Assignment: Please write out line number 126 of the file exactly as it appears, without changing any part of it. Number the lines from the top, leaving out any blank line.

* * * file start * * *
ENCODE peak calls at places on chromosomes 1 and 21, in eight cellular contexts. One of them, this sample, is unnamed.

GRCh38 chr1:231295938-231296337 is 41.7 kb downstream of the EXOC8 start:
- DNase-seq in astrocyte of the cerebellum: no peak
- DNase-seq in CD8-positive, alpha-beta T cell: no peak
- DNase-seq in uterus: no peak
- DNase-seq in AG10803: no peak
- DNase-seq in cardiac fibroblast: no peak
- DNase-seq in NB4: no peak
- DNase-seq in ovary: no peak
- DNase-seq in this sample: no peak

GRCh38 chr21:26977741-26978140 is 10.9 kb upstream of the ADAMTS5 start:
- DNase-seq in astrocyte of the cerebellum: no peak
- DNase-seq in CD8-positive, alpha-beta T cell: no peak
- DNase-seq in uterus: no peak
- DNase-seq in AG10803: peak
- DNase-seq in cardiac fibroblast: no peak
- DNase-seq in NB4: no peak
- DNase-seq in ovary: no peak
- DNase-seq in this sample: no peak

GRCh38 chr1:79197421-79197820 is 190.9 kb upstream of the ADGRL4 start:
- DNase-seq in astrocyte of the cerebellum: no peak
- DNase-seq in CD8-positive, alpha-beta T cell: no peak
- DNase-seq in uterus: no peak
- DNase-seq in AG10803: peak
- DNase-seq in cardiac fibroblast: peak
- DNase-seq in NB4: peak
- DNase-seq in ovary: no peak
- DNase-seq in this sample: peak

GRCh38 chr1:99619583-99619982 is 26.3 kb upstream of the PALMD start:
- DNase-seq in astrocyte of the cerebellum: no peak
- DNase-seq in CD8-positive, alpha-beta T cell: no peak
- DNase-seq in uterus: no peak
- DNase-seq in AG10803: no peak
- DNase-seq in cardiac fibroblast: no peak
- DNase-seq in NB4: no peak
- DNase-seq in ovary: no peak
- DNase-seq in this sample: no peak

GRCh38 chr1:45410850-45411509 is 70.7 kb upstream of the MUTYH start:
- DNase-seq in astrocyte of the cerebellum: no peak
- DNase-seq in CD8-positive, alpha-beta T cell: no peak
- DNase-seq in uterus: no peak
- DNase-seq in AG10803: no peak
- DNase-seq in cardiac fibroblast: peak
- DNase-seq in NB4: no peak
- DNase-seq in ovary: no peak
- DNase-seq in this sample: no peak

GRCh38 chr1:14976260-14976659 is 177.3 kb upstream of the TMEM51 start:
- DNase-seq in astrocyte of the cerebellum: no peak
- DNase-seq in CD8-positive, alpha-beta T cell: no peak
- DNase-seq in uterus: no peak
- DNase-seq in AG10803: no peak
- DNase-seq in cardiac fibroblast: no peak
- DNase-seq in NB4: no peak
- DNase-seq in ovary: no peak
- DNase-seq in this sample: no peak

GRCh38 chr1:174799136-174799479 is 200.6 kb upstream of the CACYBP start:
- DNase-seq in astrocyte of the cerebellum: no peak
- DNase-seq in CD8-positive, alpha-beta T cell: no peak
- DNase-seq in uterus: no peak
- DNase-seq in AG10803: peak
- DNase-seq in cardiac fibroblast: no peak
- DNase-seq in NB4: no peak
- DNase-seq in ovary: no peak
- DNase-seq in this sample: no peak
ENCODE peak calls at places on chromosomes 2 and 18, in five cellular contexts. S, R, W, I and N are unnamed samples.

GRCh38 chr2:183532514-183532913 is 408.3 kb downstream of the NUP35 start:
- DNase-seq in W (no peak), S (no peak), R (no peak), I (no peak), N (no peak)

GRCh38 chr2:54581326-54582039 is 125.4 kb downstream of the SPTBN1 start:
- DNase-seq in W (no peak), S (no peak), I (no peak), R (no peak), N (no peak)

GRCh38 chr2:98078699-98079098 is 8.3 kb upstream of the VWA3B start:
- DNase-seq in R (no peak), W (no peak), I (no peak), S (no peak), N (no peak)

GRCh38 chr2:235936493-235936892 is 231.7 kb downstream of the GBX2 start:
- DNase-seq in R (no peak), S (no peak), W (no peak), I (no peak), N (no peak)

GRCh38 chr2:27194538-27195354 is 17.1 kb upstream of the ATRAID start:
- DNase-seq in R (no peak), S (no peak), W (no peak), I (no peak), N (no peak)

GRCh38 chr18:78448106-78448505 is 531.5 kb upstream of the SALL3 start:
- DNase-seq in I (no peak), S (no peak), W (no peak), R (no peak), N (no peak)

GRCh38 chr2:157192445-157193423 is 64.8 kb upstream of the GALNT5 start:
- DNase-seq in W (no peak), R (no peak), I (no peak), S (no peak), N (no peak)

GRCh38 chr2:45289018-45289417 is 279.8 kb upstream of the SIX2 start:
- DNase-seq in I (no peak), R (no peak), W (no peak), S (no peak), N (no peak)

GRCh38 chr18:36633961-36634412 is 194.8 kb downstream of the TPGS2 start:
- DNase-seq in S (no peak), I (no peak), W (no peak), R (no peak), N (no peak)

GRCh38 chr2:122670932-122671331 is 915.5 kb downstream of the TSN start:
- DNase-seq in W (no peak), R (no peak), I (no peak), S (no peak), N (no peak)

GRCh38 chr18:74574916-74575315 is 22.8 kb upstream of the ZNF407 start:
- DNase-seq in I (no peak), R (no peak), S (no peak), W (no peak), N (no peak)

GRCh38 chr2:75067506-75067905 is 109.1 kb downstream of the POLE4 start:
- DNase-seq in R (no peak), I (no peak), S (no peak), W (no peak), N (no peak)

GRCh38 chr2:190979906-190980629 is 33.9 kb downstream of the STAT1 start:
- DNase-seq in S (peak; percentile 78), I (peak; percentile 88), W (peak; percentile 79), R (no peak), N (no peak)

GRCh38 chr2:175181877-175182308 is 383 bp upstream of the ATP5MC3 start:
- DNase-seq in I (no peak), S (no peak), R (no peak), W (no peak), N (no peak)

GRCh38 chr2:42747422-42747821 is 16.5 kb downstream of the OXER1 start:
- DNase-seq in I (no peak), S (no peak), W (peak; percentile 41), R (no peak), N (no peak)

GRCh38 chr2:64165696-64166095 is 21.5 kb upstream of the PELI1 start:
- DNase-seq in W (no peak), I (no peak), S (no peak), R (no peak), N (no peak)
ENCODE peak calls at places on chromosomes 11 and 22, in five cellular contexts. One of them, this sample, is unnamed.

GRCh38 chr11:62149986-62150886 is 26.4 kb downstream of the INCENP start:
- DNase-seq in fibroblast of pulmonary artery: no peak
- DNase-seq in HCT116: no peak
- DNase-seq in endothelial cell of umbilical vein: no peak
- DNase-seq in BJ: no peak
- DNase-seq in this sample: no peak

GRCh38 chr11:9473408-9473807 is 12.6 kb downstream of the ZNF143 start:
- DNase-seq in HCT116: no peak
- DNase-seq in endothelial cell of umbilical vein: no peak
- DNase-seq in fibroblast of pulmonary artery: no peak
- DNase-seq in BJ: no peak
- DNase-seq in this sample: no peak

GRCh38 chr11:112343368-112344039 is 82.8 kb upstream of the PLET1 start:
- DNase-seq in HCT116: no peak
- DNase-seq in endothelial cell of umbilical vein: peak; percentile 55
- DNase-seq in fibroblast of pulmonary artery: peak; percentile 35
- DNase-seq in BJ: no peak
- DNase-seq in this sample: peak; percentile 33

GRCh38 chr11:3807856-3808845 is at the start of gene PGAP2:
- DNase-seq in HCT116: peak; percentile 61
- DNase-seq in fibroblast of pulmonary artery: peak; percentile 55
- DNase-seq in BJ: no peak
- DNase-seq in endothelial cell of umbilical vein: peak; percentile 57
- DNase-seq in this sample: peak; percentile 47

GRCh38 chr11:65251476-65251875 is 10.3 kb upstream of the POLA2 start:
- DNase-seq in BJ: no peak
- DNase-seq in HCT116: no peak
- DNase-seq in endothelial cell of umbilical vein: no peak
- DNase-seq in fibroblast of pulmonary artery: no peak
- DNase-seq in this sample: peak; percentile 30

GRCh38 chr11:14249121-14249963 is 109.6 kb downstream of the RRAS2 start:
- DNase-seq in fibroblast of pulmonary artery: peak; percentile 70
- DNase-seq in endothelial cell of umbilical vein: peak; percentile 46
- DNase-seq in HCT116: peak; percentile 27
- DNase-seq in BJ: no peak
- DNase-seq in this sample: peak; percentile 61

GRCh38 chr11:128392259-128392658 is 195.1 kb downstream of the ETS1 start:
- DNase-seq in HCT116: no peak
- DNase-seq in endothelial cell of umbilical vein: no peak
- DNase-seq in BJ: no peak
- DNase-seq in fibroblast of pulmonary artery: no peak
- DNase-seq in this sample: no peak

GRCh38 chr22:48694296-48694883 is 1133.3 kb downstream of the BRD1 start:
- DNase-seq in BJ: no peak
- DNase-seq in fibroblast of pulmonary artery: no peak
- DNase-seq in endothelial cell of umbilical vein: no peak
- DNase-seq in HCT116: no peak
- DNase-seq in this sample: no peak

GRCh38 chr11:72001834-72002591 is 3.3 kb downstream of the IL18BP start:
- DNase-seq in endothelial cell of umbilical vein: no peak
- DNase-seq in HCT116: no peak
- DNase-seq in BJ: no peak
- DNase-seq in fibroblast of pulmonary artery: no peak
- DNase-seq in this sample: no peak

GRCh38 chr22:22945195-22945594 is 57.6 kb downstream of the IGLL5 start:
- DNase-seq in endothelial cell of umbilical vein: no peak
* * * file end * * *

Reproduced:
- DNase-seq in endothelial cell of umbilical vein: no peak